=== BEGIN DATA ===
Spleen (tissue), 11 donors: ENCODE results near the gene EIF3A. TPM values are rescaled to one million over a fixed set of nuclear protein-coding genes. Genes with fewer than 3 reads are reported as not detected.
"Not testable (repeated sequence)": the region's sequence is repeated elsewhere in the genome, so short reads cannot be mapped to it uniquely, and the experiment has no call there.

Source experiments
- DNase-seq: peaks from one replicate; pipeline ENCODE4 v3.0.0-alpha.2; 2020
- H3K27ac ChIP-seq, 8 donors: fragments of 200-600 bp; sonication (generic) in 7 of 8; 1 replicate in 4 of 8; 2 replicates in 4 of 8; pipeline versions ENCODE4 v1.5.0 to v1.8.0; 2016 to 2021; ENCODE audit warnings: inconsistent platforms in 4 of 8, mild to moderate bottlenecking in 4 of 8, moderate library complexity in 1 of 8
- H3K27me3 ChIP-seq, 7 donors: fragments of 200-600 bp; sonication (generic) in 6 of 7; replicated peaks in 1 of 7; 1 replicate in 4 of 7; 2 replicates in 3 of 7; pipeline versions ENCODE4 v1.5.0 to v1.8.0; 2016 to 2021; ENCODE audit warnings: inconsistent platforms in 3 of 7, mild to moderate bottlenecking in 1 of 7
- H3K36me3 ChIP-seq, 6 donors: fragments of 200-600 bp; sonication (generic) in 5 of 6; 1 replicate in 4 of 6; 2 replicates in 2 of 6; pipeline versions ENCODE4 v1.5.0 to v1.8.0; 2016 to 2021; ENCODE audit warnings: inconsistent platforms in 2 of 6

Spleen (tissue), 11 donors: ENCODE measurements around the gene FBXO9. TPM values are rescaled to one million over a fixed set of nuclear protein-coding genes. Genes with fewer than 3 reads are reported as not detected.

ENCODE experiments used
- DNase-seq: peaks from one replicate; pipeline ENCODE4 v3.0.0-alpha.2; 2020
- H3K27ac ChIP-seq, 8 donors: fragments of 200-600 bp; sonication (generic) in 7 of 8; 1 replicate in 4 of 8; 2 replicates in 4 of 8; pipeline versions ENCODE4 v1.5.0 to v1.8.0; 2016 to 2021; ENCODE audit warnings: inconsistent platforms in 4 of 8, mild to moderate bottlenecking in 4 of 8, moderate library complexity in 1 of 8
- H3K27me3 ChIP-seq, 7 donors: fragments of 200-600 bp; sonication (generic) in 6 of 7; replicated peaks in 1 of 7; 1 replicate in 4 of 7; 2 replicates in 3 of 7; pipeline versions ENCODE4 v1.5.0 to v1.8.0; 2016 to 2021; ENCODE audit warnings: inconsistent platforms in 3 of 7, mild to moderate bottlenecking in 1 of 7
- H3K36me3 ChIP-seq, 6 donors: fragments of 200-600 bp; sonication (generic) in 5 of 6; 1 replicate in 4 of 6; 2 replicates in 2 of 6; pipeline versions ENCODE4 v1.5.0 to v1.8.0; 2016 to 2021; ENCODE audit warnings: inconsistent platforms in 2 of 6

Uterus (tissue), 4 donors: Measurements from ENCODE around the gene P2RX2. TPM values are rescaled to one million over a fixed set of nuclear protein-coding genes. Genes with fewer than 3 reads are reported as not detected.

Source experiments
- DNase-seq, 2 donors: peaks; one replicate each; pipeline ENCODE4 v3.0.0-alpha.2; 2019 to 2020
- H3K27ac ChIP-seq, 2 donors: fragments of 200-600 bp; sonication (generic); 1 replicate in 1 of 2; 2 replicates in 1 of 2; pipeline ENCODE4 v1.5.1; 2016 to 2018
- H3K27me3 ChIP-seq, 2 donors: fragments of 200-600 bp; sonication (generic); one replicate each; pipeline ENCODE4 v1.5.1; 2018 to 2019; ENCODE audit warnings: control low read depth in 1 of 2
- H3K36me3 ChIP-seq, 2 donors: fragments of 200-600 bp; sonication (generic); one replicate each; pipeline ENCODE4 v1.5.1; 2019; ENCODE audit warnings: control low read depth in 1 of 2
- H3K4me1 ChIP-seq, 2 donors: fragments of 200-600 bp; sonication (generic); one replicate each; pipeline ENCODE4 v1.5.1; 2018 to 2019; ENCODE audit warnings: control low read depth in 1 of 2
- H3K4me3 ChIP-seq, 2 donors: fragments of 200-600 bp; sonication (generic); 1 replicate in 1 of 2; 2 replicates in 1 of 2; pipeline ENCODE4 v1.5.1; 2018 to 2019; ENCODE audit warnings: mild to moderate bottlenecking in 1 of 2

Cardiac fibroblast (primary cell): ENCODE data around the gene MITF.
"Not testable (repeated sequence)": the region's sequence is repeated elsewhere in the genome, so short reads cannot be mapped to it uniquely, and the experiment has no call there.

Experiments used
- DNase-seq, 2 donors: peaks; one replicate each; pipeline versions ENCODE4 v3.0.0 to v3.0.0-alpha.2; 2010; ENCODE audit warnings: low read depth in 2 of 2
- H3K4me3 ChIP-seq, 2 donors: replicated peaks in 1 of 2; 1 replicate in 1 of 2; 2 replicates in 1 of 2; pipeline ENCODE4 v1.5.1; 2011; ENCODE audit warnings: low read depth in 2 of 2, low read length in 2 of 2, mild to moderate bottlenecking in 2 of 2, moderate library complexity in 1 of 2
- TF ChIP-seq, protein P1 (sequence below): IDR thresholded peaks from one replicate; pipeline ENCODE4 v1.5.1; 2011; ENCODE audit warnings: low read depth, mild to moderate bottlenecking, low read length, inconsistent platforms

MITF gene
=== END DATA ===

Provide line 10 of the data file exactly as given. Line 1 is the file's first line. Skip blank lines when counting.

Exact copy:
- DNase-seq: peaks from one replicate; pipeline ENCODE4 v3.0.0-alpha.2; 2020